I. THE Facts. According to statistics* gathered by Rev. S. W. Dike, of Royalton, Vt., of which I have made free use, it appears that there has been a great increase of the frequency of divorce during the last quarter of a century in our country, except in four or five States, where within five years a more restrictive legis. lation has been adopted. In 1849, Connecticut grantei 91 divorces. During the next fifteen years the number suddenly rose to an average of 445 each year, giving a ratio of one divorce to 10.4 marriages. Then, after the repeal of what was called the “Omnibus bill,” the number of divorces fell in 1879, to 316, and in 1880, to 382. Massachusetts, in 1860, sundered 243 marriage bonds, and then acquired such facility in the use of the legal shears that in 1878 she clipped 600 ties, the ratio of divorces to marriages in 1860 being as 1 to 51, and in 1878, as 1 to 21.4. Maine cut the knot 478 times in 1878, and 587 times in 1880, being, as estimated, 1 divorce to 9 marriages. In Vermont, in 1860, 94 couples walked apart from wedlock with the sanction of the courts; in 1878, 197 couples ;—being in the former year, in the ratio of 1 to 23.2, and in the latter, of 1 to 14, marriages. Rhode Island, in 1869, released from wedlock 1 to every 14:1 she bound in it; and in 1881, 1 to every 10.4. In Ohio, the ratio of divorces to marriages in 1865, was 1 to 26; in 1881, 1 to 17. In Michigan in 1881, there was 1 divorce to 13.25 marriages, in 24 counties. In one populous county in Minnesota, the ratio of divorces to marriages, in 1871, was as 1 to 29, and, in 1881, as 1 to 23. Louisville had a ratio of one divorce suit to 13.31 marriages, in 1881; and during the same year, St. Louis granted 263 divorces; and Cook County, the county of Chicago, had one divorce to 13.4 marriages.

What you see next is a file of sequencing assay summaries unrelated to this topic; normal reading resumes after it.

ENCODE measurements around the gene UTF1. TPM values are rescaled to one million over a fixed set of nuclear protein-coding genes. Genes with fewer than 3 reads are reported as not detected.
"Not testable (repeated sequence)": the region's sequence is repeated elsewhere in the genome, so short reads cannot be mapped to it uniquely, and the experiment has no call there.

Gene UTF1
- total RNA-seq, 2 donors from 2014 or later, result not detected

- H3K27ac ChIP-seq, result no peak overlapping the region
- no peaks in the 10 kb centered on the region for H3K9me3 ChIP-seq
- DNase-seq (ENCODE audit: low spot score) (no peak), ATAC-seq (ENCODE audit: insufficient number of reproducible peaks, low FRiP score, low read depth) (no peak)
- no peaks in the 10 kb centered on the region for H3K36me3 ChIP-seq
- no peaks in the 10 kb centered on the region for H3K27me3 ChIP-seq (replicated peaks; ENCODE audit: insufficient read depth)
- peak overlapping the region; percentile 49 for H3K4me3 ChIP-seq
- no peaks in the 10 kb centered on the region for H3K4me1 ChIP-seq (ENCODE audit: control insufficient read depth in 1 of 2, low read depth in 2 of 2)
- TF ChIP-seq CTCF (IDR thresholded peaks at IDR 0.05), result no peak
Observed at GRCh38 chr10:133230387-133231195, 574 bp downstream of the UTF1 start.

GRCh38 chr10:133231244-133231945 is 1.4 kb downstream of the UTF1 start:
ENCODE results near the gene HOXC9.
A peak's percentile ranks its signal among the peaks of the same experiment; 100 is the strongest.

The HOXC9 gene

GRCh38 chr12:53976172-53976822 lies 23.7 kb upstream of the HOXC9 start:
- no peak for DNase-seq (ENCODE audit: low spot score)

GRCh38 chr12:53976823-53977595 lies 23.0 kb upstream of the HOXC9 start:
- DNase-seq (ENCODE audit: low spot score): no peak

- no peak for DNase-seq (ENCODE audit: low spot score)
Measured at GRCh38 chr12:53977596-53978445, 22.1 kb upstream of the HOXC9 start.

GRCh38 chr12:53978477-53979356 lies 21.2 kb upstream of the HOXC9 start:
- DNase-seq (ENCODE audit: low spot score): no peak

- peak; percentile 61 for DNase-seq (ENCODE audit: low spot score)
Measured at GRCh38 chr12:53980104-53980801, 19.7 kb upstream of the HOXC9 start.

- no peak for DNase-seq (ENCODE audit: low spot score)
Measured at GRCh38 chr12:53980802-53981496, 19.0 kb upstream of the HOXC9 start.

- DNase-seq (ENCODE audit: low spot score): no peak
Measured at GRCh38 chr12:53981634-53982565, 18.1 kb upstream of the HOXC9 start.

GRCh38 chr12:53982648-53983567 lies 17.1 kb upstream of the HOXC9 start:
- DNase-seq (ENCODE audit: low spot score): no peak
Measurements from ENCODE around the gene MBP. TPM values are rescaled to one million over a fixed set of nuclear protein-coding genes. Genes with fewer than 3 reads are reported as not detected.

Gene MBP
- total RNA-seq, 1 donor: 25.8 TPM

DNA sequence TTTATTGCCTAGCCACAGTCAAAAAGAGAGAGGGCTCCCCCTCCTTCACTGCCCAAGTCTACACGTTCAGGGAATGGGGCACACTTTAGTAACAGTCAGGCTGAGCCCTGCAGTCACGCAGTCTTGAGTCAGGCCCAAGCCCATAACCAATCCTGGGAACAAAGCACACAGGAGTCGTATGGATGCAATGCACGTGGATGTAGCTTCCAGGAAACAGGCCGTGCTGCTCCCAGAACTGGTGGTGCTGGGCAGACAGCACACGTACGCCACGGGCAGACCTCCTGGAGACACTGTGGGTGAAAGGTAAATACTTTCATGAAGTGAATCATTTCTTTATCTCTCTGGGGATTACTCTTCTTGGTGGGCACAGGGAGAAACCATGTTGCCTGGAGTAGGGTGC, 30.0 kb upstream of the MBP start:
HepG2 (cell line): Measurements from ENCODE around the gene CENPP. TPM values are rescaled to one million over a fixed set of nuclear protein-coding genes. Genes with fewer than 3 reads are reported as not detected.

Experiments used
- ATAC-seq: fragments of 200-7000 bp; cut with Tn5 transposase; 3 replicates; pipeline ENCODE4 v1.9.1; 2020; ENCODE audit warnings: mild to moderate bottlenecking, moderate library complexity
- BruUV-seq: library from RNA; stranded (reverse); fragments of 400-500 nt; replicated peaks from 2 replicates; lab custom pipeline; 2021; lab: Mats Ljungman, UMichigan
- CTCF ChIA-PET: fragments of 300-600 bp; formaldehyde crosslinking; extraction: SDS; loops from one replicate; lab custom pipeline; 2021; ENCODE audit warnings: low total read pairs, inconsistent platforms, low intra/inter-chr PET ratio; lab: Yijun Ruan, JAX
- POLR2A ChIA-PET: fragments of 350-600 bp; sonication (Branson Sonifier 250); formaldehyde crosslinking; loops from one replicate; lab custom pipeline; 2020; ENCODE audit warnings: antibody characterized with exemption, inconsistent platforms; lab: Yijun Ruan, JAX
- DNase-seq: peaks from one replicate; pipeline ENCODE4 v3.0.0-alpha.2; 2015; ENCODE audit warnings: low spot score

* Furnished to the New York Evening Post.

· Dark as these statistics are in the States east of us, the records of our courts in California disclose even a worse social condition. From inquiries addressed to the county clerks of the several counties of this State, I have gained the following facts: In 1882, Yolo County granted 77 licenses for marriages, and 4 divorces, -one divorce to 19.25 marriages; Nevada County, 121 licenses, 9 divorces,—1 to 13.44; Santa Clara, 283 licenses, 27 divorces, 1 to 10.48; San Francisco,* 2,605 licenses, 309 divorces,-1 to 8.41; El Dorado, 55 licenses, 7 divorces, --1 to 7.85; Placer, 86 licenses, 12 divorces,-1 to 7.15; Alameda, 598 licenses, 87 divorces, --1 to 6.87; Los Angeles, 348 licenses, 60 divorces,–1 to 5.6; Sacramento, 374 licenses, 81 divorces, 1 to 4.61; Butte, 112 licenses and 19 divorces,-1 to 5.89. Nineteen other counties have responded to the call, and sent in their divorce statistics for 1882. The two banner counties are, so far as reported, Marin and Sutter. Marin, having as its county seat, San Rafæl, a snug and acceptable retreat, under the shadow of great cities, easy to flee to for the concealment or dispatch of the unseemly business, reports 57 licenses, and 27 divorces, one divorce to 2.11 marriages! Sutter County reports 25 licenses, and no divorces. Trinity County also granted no divorces, but issued only 13 licenses. The result in these 29 counties, out of the 52 in the State, is 5,849 licenses and 789